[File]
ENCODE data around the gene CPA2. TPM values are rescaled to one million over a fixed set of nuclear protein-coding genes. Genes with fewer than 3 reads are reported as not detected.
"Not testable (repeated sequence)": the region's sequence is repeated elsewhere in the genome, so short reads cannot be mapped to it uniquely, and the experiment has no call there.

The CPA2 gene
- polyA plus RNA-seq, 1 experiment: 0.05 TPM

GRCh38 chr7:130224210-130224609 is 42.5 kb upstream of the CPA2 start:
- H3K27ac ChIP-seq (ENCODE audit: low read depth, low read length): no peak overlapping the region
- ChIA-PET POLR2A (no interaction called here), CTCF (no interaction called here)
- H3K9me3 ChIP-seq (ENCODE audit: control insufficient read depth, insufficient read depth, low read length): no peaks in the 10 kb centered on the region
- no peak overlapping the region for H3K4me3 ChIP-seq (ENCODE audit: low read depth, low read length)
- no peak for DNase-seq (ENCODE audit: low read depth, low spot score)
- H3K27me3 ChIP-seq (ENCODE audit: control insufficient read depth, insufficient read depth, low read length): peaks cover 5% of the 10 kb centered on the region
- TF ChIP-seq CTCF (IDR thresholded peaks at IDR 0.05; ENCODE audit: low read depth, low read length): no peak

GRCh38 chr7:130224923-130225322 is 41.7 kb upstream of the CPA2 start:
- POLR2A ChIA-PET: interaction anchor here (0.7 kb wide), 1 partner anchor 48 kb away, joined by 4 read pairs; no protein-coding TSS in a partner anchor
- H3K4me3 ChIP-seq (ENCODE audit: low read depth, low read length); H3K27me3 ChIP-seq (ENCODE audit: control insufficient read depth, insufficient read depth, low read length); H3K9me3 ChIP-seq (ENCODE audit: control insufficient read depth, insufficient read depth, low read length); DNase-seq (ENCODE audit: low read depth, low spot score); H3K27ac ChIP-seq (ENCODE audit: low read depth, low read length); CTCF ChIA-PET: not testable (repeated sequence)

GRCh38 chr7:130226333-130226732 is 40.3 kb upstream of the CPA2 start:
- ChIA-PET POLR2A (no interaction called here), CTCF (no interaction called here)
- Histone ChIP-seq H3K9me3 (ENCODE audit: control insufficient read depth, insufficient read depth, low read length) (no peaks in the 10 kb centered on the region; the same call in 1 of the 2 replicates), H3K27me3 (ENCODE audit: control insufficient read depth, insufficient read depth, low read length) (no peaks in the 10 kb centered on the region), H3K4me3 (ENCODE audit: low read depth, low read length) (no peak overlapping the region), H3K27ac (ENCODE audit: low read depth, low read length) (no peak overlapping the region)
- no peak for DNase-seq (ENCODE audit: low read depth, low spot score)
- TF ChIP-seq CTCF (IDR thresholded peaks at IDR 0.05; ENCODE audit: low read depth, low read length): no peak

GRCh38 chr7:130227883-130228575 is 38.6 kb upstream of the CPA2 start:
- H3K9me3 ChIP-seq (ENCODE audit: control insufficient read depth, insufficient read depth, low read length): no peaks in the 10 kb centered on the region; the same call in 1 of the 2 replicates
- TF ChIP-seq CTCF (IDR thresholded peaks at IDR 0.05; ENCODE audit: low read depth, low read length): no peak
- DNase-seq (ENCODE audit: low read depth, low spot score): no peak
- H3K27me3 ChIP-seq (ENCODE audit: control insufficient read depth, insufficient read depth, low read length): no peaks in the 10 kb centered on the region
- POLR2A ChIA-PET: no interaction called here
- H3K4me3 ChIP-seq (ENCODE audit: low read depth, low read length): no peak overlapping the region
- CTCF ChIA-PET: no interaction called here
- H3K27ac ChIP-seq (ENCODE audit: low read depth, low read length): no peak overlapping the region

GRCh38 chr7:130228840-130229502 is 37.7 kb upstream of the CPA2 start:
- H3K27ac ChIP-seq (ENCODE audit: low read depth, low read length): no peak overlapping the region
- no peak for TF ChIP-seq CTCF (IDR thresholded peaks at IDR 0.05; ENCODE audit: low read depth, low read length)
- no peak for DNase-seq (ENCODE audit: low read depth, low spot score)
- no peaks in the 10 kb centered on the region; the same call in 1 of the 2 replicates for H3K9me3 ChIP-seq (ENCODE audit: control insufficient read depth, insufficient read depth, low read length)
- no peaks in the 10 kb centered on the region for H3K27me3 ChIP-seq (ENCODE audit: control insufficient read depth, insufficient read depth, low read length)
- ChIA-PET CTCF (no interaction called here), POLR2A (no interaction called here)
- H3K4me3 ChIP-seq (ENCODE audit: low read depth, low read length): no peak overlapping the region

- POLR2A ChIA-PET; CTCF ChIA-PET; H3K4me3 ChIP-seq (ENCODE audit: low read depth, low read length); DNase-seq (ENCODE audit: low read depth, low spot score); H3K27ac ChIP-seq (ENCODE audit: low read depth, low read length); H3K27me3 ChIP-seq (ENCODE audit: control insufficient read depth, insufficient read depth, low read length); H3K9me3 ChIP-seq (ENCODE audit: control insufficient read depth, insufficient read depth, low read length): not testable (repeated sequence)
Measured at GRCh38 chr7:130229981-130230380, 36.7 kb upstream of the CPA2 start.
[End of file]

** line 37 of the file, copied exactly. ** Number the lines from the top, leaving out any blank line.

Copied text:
- H3K4me3 ChIP-seq (ENCODE audit: low read depth, low read length): no peak overlapping the region